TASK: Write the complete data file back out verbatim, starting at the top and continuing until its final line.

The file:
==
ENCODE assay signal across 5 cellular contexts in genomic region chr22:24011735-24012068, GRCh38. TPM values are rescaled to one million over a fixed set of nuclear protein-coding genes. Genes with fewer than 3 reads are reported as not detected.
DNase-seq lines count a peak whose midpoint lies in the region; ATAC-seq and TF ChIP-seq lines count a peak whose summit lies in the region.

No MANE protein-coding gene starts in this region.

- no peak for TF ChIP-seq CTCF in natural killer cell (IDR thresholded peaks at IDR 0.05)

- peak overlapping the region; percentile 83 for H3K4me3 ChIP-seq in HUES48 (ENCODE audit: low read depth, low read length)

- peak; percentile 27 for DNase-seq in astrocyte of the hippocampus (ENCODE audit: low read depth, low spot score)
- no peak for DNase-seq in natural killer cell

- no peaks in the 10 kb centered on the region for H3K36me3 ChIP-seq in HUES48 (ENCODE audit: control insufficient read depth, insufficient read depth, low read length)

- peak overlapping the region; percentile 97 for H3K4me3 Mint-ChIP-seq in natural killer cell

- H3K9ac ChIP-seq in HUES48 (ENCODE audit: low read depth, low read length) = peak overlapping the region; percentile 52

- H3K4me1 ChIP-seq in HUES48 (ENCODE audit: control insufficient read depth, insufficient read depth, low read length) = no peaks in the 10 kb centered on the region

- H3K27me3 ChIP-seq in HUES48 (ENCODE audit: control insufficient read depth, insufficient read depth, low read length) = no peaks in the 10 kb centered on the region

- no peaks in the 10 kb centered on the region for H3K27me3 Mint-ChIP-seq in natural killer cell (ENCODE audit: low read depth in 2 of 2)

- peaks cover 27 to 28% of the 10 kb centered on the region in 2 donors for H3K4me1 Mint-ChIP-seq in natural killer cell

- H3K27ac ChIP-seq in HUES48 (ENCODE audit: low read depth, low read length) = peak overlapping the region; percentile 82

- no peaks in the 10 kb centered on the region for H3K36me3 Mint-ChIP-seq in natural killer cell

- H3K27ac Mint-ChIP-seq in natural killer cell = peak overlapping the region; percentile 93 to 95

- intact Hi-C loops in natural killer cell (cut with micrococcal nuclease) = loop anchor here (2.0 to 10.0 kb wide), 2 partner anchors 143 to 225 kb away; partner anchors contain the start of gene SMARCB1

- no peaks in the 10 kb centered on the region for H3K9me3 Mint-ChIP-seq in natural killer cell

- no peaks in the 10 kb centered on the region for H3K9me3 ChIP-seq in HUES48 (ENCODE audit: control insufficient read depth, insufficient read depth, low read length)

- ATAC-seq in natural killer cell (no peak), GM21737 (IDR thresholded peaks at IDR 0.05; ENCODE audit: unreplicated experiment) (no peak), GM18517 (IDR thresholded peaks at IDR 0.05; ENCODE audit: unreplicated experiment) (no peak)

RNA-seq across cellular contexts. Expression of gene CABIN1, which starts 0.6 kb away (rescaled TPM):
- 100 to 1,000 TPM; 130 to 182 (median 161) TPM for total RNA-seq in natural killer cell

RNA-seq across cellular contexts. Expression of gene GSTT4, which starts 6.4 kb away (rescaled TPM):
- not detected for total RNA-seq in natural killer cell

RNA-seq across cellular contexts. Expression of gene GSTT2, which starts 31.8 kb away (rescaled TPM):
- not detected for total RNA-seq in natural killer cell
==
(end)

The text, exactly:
ENCODE assay signal across 5 cellular contexts in genomic region chr22:24011735-24012068, GRCh38. TPM values are rescaled to one million over a fixed set of nuclear protein-coding genes. Genes with fewer than 3 reads are reported as not detected.
DNase-seq lines count a peak whose midpoint lies in the region; ATAC-seq and TF ChIP-seq lines count a peak whose summit lies in the region.

No MANE protein-coding gene starts in this region.

- no peak for TF ChIP-seq CTCF in natural killer cell (IDR thresholded peaks at IDR 0.05)

- peak overlapping the region; percentile 83 for H3K4me3 ChIP-seq in HUES48 (ENCODE audit: low read depth, low read length)

- peak; percentile 27 for DNase-seq in astrocyte of the hippocampus (ENCODE audit: low read depth, low spot score)
- no peak for DNase-seq in natural killer cell

- no peaks in the 10 kb centered on the region for H3K36me3 ChIP-seq in HUES48 (ENCODE audit: control insufficient read depth, insufficient read depth, low read length)

- peak overlapping the region; percentile 97 for H3K4me3 Mint-ChIP-seq in natural killer cell

- H3K9ac ChIP-seq in HUES48 (ENCODE audit: low read depth, low read length) = peak overlapping the region; percentile 52

- H3K4me1 ChIP-seq in HUES48 (ENCODE audit: control insufficient read depth, insufficient read depth, low read length) = no peaks in the 10 kb centered on the region

- H3K27me3 ChIP-seq in HUES48 (ENCODE audit: control insufficient read depth, insufficient read depth, low read length) = no peaks in the 10 kb centered on the region

- no peaks in the 10 kb centered on the region for H3K27me3 Mint-ChIP-seq in natural killer cell (ENCODE audit: low read depth in 2 of 2)

- peaks cover 27 to 28% of the 10 kb centered on the region in 2 donors for H3K4me1 Mint-ChIP-seq in natural killer cell

- H3K27ac ChIP-seq in HUES48 (ENCODE audit: low read depth, low read length) = peak overlapping the region; percentile 82

- no peaks in the 10 kb centered on the region for H3K36me3 Mint-ChIP-seq in natural killer cell

- H3K27ac Mint-ChIP-seq in natural killer cell = peak overlapping the region; percentile 93 to 95

- intact Hi-C loops in natural killer cell (cut with micrococcal nuclease) = loop anchor here (2.0 to 10.0 kb wide), 2 partner anchors 143 to 225 kb away; partner anchors contain the start of gene SMARCB1

- no peaks in the 10 kb centered on the region for H3K9me3 Mint-ChIP-seq in natural killer cell

- no peaks in the 10 kb centered on the region for H3K9me3 ChIP-seq in HUES48 (ENCODE audit: control insufficient read depth, insufficient read depth, low read length)

- ATAC-seq in natural killer cell (no peak), GM21737 (IDR thresholded peaks at IDR 0.05; ENCODE audit: unreplicated experiment) (no peak), GM18517 (IDR thresholded peaks at IDR 0.05; ENCODE audit: unreplicated experiment) (no peak)

RNA-seq across cellular contexts. Expression of gene CABIN1, which starts 0.6 kb away (rescaled TPM):
- 100 to 1,000 TPM; 130 to 182 (median 161) TPM for total RNA-seq in natural killer cell

RNA-seq across cellular contexts. Expression of gene GSTT4, which starts 6.4 kb away (rescaled TPM):
- not detected for total RNA-seq in natural killer cell

RNA-seq across cellular contexts. Expression of gene GSTT2, which starts 31.8 kb away (rescaled TPM):
- not detected for total RNA-seq in natural killer cell